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Colds and flu

04 March 2019

Many US parents are wrong about what prevents colds in kids

A new survey shows that many US parents take prevention measures against their kids catching a cold that have little basis in science.

No parent wants to see their child catch a cold, but some take prevention measures that have little basis in science, a new survey shows.

For example, 51% of parents said they give their child an over-the-counter vitamin or supplement to prevent colds, even though there's no evidence they work.

Seventy-one percent of parents said they used "folklore" advice, such as not letting children go outside with wet hair, or encouraging them to spend more time indoors.

The latest C.S. Mott Children's Hospital National Poll on Children's Health at the University of Michigan did find that 99% of parents use proven personal hygiene methods to protect their children from colds.

These include encouraging frequent hand-washing, teaching youngsters not to put their hands near their mouth or nose, and discouraging them from sharing utensils or drinks with others.

Other effective cold prevention methods used by parents include: keeping children away from people who are sick (87%); asking relatives who have colds not to hug or kiss their child (64%), and canceling a play date or activity if other children attending are ill (60%).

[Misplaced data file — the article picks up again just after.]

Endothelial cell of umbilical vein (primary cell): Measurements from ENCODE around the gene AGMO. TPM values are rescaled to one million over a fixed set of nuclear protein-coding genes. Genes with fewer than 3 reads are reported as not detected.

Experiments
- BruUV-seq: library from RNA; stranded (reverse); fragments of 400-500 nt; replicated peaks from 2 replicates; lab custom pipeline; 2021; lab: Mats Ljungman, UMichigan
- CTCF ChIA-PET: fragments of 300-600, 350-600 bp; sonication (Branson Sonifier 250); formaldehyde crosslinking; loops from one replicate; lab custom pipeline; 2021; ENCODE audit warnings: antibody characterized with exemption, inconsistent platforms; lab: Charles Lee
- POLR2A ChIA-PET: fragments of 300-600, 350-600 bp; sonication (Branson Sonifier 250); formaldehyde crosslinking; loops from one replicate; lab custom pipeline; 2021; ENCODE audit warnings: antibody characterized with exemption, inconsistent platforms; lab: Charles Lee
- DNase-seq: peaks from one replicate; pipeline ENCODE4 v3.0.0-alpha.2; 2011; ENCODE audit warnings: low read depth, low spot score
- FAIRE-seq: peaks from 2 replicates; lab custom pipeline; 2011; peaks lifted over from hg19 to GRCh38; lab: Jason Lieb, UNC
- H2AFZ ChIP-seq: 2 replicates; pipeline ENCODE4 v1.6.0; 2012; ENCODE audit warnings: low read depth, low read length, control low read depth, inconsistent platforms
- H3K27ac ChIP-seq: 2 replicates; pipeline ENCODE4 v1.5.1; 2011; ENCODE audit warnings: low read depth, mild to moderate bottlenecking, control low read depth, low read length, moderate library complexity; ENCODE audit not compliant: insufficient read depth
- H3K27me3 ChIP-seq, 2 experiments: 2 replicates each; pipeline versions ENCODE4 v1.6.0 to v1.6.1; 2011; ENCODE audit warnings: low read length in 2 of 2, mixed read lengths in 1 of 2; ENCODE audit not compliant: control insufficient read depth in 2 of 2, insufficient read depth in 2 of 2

About 31% of parents keep their children away from playgrounds during the cold season, according to the poll.

The positive and the negative

It also found that 84% of parents sanitise their child's surrounding and items, such as frequently washing household surfaces and toys.

"The positive news is that the majority of parents do follow evidence-based recommendations to avoid catching or spreading the common cold and other illnesses," said poll co-director and paediatrician Dr Gary Freed.

"However, many parents are also using supplements and vitamins not proven to be effective in preventing colds and that are not regulated by the US Food and Drug Administration," Freed said in a University of Michigan news release.

"These are products that may be heavily advertised and commonly used, but none have been independently shown to have any definitive effect on cold prevention," he noted.

School-age children have an average of three to six colds a year.

"When children are sick with a cold, it affects the whole family," Freed said. "Colds can lead to lack of sleep, being uncomfortable and missing school and other obligations. All parents want to keep families as healthy as possible."

Image credit: iStock

 

Ask the Expert

Flu expert

Dr Heidi van Deventer completed her MBChB (Bachelor of Medicine and Bachelor of Surgery) degree in 2004 at the University of Stellenbosch.
She has additional training in ACLS (Advanced Cardiac Life Support) and PALS (Paediatric Advanced Life Support) as well as biostatistics and epidemiology.

Dr Van Deventer is currently working as a researcher at the Desmond Tutu Tuberculosis Centre at the University of Stellenbosch.

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